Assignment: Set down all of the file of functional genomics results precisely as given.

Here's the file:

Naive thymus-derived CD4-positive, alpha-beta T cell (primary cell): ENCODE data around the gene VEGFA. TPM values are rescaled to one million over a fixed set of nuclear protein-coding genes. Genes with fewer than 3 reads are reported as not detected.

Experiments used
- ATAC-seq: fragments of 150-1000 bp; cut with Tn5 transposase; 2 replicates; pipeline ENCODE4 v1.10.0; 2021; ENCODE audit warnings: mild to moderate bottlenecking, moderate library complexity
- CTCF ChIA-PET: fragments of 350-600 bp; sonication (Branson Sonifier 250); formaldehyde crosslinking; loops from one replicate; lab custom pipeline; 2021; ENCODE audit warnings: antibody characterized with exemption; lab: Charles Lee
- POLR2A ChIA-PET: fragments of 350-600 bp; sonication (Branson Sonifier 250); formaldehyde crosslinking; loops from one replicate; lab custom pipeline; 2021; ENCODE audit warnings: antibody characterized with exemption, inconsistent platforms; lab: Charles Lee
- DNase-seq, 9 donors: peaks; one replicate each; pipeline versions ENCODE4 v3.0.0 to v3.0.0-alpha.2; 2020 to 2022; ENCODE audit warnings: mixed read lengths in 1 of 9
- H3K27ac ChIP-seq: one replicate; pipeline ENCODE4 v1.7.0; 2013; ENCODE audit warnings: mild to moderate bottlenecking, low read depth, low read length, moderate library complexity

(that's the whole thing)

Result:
Naive thymus-derived CD4-positive, alpha-beta T cell (primary cell): ENCODE data around the gene VEGFA. TPM values are rescaled to one million over a fixed set of nuclear protein-coding genes. Genes with fewer than 3 reads are reported as not detected.

Experiments used
- ATAC-seq: fragments of 150-1000 bp; cut with Tn5 transposase; 2 replicates; pipeline ENCODE4 v1.10.0; 2021; ENCODE audit warnings: mild to moderate bottlenecking, moderate library complexity
- CTCF ChIA-PET: fragments of 350-600 bp; sonication (Branson Sonifier 250); formaldehyde crosslinking; loops from one replicate; lab custom pipeline; 2021; ENCODE audit warnings: antibody characterized with exemption; lab: Charles Lee
- POLR2A ChIA-PET: fragments of 350-600 bp; sonication (Branson Sonifier 250); formaldehyde crosslinking; loops from one replicate; lab custom pipeline; 2021; ENCODE audit warnings: antibody characterized with exemption, inconsistent platforms; lab: Charles Lee
- DNase-seq, 9 donors: peaks; one replicate each; pipeline versions ENCODE4 v3.0.0 to v3.0.0-alpha.2; 2020 to 2022; ENCODE audit warnings: mixed read lengths in 1 of 9
- H3K27ac ChIP-seq: one replicate; pipeline ENCODE4 v1.7.0; 2013; ENCODE audit warnings: mild to moderate bottlenecking, low read depth, low read length, moderate library complexity